The successive rate hikes by the Reserve Bank of Australia seemed to have yet to fully impact building approvals and overall residential construction, according to the Housing Industry Association (HIA).

Figures from the Australian Bureau of Statistics showed that the total number of dwellings approved in December 2022 increased 18.5%, following the 8.8% decline in the previous month.

Apartment approvals led the sharp rise in approvals — the segment posted a 56.6% jump over the month, driven by the growth seen in New South Wales and Victoria.

Meanwhile, approvals for detached houses remained on a downtrend, falling 2.3%.

Over the year, there were 115,358 new houses approved for construction, down 21.8% on the 147,552 approved in 2021.

HIA chief economist Tim Reardon said the decline between 2021 and 2022 was the expected consequence of the end of the HomeBuilder grant in 2021.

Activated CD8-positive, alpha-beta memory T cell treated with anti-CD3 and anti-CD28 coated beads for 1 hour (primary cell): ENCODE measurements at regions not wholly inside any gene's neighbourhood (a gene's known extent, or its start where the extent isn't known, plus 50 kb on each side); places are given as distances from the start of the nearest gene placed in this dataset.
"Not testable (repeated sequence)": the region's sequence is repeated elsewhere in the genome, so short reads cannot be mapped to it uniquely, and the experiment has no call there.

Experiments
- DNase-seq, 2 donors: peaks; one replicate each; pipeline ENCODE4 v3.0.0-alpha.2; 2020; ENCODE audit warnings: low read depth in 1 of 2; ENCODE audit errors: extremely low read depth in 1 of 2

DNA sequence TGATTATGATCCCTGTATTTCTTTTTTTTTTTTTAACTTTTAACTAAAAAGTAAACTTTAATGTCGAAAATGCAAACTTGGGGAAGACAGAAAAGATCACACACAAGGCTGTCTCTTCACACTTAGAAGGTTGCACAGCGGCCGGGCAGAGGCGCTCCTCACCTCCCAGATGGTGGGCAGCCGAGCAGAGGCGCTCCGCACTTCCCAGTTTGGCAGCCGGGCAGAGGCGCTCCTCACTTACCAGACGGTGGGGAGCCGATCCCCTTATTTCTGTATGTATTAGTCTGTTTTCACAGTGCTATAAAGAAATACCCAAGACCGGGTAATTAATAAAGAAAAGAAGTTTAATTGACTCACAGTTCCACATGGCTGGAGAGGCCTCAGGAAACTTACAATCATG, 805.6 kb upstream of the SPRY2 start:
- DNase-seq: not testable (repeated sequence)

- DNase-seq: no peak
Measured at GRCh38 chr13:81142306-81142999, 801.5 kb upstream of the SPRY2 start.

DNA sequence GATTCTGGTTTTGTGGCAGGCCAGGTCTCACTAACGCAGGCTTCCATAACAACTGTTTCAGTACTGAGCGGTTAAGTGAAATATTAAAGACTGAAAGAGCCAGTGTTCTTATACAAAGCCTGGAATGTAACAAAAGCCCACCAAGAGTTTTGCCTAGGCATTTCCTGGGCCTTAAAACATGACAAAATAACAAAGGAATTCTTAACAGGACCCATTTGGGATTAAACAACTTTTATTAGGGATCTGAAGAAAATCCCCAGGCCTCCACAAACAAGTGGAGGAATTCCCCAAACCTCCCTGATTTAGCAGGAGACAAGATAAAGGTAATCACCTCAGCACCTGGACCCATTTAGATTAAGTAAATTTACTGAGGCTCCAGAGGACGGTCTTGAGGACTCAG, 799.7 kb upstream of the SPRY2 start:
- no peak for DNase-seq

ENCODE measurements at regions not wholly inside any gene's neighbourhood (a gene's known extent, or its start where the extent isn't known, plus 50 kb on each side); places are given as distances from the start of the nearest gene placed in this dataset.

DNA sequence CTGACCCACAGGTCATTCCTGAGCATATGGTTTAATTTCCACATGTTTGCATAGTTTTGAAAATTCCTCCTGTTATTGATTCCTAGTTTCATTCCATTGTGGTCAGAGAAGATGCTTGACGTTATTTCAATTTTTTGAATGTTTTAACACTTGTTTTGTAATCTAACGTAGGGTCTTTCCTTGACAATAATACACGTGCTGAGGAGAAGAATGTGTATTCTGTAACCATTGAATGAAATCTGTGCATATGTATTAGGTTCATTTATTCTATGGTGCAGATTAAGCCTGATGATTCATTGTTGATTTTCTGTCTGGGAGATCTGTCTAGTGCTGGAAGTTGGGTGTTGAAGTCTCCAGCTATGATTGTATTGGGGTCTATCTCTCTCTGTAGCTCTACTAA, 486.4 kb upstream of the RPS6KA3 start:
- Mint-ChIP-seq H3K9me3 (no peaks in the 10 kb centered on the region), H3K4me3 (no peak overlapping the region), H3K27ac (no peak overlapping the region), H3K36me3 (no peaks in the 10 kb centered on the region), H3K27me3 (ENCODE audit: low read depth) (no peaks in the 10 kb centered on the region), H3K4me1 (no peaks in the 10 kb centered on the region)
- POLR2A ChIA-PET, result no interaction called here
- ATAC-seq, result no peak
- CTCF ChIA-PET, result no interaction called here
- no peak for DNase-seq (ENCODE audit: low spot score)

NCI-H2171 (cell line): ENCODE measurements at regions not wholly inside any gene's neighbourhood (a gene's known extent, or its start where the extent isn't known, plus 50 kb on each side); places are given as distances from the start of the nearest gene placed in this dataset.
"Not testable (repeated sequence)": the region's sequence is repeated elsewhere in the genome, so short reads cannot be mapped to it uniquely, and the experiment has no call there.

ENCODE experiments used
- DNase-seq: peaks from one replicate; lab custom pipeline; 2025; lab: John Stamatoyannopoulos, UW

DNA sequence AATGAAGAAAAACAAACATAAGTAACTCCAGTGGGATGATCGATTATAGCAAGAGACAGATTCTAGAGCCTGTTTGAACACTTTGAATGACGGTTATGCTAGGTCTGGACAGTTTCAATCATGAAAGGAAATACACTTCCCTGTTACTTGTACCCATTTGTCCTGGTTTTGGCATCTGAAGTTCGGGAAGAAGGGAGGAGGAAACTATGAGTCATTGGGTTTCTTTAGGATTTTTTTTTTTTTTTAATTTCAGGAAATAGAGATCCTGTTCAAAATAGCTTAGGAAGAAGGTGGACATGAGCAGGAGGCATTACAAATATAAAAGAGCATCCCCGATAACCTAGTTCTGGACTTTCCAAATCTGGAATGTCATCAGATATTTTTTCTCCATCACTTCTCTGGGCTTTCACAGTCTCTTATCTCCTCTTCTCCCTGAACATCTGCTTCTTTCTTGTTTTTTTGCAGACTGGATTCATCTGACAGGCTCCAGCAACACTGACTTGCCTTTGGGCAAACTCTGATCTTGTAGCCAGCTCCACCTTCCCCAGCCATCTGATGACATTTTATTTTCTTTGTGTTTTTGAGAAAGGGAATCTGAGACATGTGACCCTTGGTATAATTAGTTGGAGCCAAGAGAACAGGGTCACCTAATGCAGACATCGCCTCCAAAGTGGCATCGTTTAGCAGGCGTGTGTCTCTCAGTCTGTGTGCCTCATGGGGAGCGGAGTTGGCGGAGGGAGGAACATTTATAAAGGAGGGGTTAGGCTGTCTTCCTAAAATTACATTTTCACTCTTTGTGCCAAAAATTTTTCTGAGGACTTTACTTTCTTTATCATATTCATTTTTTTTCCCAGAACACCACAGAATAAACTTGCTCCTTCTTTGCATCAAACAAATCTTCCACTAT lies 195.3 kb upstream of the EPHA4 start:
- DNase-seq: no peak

“The market was also cooling as the cost of construction rose, and the change in consumer preferences due to the pandemic desire for space, eroded,” he said.

“The adverse impact of the fastest increase in the cash rate in a generation will not be fully observed in building approvals data until later this year and will not hit building activity on the ground until late 2023.”

Mr Reardon said the substantial pipeline of work that Australian builders are completing on top of the ongoing materials and labour constraints created significant lags between the RBA’s hiking cycle and on-the-ground activity.

“This lag from the first rate rise until it impacts employment is dangerously long in this cycle — the RBA needs to be very cautious in raising rates as the impact of their actions won’t be observed in official data for nearly 18 months, in this cycle,” he said.


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